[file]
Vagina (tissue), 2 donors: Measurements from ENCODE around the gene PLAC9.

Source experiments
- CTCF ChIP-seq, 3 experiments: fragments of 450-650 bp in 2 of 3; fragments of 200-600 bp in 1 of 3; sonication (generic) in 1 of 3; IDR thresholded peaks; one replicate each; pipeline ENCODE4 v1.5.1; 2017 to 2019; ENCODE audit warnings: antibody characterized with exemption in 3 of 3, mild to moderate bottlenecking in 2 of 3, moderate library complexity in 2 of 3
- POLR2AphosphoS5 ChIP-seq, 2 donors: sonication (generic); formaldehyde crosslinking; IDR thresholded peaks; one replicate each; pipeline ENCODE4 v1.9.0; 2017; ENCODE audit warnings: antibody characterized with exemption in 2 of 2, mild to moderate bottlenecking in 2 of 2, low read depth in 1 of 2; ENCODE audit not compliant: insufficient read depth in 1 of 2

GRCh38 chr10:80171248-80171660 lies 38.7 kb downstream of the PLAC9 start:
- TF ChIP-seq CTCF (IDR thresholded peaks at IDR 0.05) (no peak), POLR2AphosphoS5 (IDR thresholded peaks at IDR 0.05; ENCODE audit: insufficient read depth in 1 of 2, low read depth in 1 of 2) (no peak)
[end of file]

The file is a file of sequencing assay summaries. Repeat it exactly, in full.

Vagina (tissue), 2 donors: Measurements from ENCODE around the gene PLAC9.

Source experiments
- CTCF ChIP-seq, 3 experiments: fragments of 450-650 bp in 2 of 3; fragments of 200-600 bp in 1 of 3; sonication (generic) in 1 of 3; IDR thresholded peaks; one replicate each; pipeline ENCODE4 v1.5.1; 2017 to 2019; ENCODE audit warnings: antibody characterized with exemption in 3 of 3, mild to moderate bottlenecking in 2 of 3, moderate library complexity in 2 of 3
- POLR2AphosphoS5 ChIP-seq, 2 donors: sonication (generic); formaldehyde crosslinking; IDR thresholded peaks; one replicate each; pipeline ENCODE4 v1.9.0; 2017; ENCODE audit warnings: antibody characterized with exemption in 2 of 2, mild to moderate bottlenecking in 2 of 2, low read depth in 1 of 2; ENCODE audit not compliant: insufficient read depth in 1 of 2

GRCh38 chr10:80171248-80171660 lies 38.7 kb downstream of the PLAC9 start:
- TF ChIP-seq CTCF (IDR thresholded peaks at IDR 0.05) (no peak), POLR2AphosphoS5 (IDR thresholded peaks at IDR 0.05; ENCODE audit: insufficient read depth in 1 of 2, low read depth in 1 of 2) (no peak)